According to the media outlet, an investor group consisting of hedge fund Third Point LLC and investment firm Mudrick Capital Management LP wants Neiman Marcus to sell itself, rather than to move forward with the $600 million financing package it has lined up in order to file for Chapter 11 protection. (Neiman Marcus has declined to comment for this story.)
Multiple reports have said that Neiman Marcus — which operates its namesake banner, as well as Last Call, MyTheresa and Bergdorf Goodman — plans to file for Chapter 11 protection within the coming days. Amid digital disruption and reduced foot traffic, the company has faced numerous struggles in recent years in its quest for profitability. Further, the luxury retailer has a hefty debt load of about $4 billion, much of which stems from its 2013 private equity buyout. In August 2018, it announced a four-year transformation plan that has entailed investing in omnichannel and supply chain technology, as well as embracing the growing resale trend through a minority stake in consignment company Fashionphile.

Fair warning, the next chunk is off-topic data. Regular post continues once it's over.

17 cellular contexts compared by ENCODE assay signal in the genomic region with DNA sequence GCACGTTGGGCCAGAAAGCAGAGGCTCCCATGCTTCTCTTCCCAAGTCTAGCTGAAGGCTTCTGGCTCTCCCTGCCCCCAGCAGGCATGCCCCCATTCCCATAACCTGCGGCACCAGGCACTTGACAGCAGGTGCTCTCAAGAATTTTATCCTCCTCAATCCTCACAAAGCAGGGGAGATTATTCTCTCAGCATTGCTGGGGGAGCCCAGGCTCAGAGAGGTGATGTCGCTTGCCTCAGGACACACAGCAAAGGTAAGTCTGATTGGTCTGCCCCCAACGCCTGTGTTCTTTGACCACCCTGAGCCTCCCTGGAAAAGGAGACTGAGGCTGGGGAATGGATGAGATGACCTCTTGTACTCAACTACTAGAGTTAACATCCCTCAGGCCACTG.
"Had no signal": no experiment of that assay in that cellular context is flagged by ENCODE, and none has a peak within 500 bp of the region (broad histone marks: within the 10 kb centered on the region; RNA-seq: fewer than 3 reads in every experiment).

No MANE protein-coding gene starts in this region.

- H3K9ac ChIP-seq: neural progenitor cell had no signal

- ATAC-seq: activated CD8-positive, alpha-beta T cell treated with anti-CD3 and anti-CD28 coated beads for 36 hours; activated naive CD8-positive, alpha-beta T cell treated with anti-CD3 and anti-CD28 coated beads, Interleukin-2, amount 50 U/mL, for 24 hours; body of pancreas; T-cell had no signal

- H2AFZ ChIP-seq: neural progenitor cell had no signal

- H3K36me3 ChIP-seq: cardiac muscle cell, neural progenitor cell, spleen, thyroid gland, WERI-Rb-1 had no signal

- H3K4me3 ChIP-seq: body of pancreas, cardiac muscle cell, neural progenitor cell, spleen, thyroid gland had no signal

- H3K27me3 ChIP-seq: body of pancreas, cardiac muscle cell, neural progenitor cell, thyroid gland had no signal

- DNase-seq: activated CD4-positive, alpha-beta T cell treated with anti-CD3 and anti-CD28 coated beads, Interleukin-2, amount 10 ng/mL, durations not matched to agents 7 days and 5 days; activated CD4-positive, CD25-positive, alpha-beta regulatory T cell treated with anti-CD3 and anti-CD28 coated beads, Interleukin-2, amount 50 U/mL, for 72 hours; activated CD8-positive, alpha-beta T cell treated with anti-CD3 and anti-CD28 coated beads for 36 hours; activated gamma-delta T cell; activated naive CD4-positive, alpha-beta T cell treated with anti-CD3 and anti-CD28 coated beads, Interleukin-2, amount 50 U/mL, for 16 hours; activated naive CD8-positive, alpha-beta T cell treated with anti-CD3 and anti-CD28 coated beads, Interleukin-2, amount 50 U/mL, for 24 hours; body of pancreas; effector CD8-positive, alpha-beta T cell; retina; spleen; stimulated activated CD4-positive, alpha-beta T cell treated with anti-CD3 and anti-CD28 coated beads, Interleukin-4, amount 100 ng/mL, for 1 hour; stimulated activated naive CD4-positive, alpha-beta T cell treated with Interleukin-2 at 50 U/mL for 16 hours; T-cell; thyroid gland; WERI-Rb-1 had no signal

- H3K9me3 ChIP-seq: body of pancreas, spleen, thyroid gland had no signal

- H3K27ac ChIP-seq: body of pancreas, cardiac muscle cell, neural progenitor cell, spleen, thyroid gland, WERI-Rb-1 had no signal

Neiman Marcus has looked into various strategies for raising capital, including the potential sale or IPO of its MyTheresa e-commerce site. But the coronavirus pandemic has forced the company to temporarily shutter stores across its banners since mid-March. With doors shut, a “large portion” of the retailer’s workforce has either been furloughed or received a pay cut. CEO Geoffroy van Raemdonck has forfeited his salary, while executives reporting directly to him have waived a “significant amount” of their base pay.
Neiman Marcus is one of several national retailers said to be teetering on the edge of bankruptcy. J.C. Penney Company Inc. is also said to be mulling bankruptcy as an option to rework its finances and save money on its debt payment. Meanwhile, reports suggest Lord + Taylor is weighing bankruptcy restructuring, debt renegotiation and liquidation.